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How Epson Reduces Cleanroom Environmental Impacts

Air is not free!

LoveEarth-BFUThat's right. The air in a cleanroom* is far from free. That's because it's not ordinary air. Cleanroom air conditioning systems use a tremendous amount of energy. Outside air that is taken into such systems has to be heated or cooled and humidified or dehumidified so as to keep the temperature and humidity of the cleanroom constant. The air also has to be filtered to remove airborne particles and other contaminants. Given the energy and expense of treating air, Epson has developed and implemented a variety of projects in cleanrooms to use this precious air more effectively and efficiently.


Projects aimed at "reduction"

Epson launched a project to revamp the manufacturing processes used for manufacturing inkjet printer print heads and ink cartridges so as to reduce environmental impacts. Seeking to eliminate waste, the project team has introduced actions that the manufacturing floor can take to cut costs and mitigate environmental impacts.

Reusing air that was once released as waste

The project team decided to concentrate on air. Cleanrooms constantly circulate air to maintain cleanliness, temperature and humidity. Clean air flows from the ceiling and is exhausted from the floor. Exhaust from machinery and equipment is expelled to the outside via ducts, and an equivalent volume of new air is drawn in from outside. Cleanroom air conditioning and handling systems account for about 70% of the total energy consumed at the manufacturing site we visited, and the expulsion of more air than necessary ends up wasting money. This consideration is what prompted the project team to introduce actions to reduce exhaust.

Installation of compact blower filter units

In the past, all exhaust from machinery and equipment was vented to the outside through ducts. The project team, however, came up with the idea of using compact exhaust units called blower filter units (BFUs) instead of ducts to exhaust the air. BFUs have a built-in intake fan and special filter. They can be installed over the exhaust port of machinery and equipment to remove particles from the exhausted air. These BFUs allow machinery and equipment exhaust that formerly was released to the outside as waste to be re-released into the cleanroom, thus sharply reducing the amount of air vented to the outside. Since the air that passes through a BFU is the same temperature and humidity as the air in the rest of the cleanroom, it does not require further conditioning. BFUs therefore save considerable energy because they allow the volume of air exhausted to the outside to be slashed, meaning that less fresh air from outside needs to be taken in and treated.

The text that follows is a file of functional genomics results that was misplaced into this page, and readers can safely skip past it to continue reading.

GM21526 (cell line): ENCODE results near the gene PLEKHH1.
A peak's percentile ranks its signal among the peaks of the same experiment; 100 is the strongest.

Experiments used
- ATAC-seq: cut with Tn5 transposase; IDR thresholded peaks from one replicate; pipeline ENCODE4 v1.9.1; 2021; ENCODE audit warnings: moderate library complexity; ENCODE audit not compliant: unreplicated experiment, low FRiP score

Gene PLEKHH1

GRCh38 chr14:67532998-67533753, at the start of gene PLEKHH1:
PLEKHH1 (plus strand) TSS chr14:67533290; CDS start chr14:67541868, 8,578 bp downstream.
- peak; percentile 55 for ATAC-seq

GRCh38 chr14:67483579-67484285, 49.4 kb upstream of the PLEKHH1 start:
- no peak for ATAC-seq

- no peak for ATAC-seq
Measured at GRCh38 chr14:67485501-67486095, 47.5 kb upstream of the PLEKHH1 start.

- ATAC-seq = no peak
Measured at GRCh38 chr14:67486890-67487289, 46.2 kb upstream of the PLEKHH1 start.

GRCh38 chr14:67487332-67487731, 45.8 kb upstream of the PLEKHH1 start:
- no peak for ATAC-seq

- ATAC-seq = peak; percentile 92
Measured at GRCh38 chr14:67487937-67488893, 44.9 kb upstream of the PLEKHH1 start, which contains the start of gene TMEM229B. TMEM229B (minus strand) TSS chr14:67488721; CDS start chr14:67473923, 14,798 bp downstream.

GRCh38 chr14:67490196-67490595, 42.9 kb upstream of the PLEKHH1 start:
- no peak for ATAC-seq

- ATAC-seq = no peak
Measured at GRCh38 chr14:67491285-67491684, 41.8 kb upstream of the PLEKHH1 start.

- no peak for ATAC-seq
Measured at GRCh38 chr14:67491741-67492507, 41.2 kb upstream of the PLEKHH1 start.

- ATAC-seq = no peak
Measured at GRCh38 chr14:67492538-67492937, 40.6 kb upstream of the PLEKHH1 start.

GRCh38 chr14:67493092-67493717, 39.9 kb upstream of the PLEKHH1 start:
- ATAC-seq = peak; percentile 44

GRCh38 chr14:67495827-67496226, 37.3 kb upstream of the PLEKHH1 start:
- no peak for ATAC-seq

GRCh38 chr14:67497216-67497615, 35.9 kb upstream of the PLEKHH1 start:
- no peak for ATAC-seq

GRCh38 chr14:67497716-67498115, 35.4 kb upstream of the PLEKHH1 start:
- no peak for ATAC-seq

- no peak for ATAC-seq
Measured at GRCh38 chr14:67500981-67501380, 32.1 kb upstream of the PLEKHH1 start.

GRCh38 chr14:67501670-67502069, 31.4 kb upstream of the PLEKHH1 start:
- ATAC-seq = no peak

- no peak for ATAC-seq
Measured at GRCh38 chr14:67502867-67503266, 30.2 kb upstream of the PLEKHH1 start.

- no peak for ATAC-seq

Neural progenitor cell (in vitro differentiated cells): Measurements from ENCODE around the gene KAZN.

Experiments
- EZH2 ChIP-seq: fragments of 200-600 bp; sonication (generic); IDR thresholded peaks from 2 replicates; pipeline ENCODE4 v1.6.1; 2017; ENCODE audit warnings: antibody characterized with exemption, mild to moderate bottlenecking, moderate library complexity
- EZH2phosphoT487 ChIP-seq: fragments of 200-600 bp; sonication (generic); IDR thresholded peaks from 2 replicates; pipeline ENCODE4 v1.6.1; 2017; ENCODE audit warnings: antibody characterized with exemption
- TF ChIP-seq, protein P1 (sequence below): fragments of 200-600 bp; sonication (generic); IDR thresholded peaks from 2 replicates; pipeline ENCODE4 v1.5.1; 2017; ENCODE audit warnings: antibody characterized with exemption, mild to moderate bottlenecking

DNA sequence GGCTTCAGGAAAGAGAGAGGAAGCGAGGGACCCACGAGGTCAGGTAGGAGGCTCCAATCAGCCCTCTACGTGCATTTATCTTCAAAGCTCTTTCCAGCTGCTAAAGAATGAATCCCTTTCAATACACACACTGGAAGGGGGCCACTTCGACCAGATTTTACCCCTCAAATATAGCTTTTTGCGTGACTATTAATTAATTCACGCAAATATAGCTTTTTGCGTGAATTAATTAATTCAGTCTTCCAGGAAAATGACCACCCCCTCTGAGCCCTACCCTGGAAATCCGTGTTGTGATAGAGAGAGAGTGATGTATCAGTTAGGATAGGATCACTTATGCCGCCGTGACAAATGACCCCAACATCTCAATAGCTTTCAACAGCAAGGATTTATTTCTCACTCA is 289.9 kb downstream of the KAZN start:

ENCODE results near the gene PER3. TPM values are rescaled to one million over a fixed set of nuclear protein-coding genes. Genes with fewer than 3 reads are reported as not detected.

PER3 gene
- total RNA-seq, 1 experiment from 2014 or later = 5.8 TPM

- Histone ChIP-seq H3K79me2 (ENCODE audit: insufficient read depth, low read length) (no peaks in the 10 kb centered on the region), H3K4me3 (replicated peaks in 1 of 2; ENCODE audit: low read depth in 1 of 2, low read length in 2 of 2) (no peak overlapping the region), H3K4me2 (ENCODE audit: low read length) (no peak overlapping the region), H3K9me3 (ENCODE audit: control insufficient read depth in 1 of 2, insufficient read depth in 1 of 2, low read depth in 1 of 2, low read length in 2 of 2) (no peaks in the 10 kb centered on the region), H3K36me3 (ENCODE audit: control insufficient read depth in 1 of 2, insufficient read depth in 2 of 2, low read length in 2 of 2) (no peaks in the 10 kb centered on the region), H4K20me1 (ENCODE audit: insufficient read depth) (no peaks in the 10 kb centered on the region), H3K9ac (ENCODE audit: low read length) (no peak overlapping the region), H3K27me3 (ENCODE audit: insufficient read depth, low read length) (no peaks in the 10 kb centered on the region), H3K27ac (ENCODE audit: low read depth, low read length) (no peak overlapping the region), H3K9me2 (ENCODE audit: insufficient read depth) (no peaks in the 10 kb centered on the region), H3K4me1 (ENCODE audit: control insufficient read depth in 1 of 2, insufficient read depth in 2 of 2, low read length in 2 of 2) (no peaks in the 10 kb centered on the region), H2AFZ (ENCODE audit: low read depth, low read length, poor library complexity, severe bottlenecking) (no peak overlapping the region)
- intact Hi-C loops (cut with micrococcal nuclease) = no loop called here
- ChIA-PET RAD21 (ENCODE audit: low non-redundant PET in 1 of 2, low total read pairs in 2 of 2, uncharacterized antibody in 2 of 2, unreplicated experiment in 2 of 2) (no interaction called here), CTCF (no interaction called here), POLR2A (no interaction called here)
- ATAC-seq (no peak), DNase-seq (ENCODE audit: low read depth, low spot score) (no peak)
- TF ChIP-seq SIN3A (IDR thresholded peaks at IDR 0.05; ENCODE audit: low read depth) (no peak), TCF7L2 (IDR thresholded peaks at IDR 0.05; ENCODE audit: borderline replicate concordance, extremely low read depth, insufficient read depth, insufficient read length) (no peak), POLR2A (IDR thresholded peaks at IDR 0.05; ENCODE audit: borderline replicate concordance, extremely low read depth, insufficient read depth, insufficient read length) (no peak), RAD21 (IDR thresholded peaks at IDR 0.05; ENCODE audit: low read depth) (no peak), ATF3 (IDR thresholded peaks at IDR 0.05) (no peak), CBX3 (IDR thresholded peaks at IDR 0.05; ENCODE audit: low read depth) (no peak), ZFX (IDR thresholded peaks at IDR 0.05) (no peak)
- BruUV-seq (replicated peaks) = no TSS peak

Also, since the major construction work required to install ducts is not necessary, the BFUs save construction costs and do not generate the level of waste that end-of-life ducts do. Moreover, machinery and equipment are easier to move when equipped with BFUs instead of ductwork, so the layout of a factory floor can be changed without major expense. Because machinery and equipment can easily be moved as needed to accommodate fluctuations in production volume, space can be used more efficiently.

Savings (7 pieces of equipment) Energy: 23,532 kWh/year CO2: 8.9 tons/year

LoveEarth-BFU

Ventilating diaphragm vacuum pump exhaust through subfloors

In this example, the flow of air in a cleanroom is efficiently used to save energy and money.
Diaphragm vacuum pumps generate a lot of particles, so ducts were connected to exhaust ports and the exhaust from these pumps was being vented to the outside. The strategy taken here was to cover the entire pump with a plastic cover, and place the pump on a perforated grating. Even without an exhaust duct, exhaust from the covered pump efficiently flows down to the subfloor, instead of spreading into the ambient atmosphere.

Savings Energy: 23 kWh/year CO2: 0.1 tons/year

LoveEarth-Diaphragm vacuum pump

Measurements to find the optimum level of exhaust

A fixed amount of air constantly flows within a certain apparatus. There were six identical apparatuses, and the level of exhaust from each was measured. The measurements showed that the exhaust volume varied from 10 m3/h to 69 m3/h, meaning the apparatus with the highest exhaust volume was exhausting seven times more air than the apparatus with the lowest volume. Next, measurements were taken to determine the lowest level of exhaust that could be maintained without adversely affecting quality. Since it was found that the lowest exhaust volume was perfectly adequate, the exhaust volume of each apparatus was set to 10 m3/h. The cumulative effect of these types of commonsense yet solid actions yielded significant benefits.

Savings (6 pieces of equipment) Energy: 2,193 kWh/year CO2: 9.3 tons/year

The types of efforts described have served to sensitize employees to waste and have spawned spontaneous efforts to eliminate it in all facets of operations, such as by shutting down machinery and equipment when they are not in use. Staff noticed that the more routine the operation, the more likely the presence of hidden waste.

*Cleanroom: a temperature- and humidity-controlled room in which the air is maintained in a highly purified state. Cleanrooms are used for fabricating products that are sensitive to contamination, such as semiconductors and LCDs.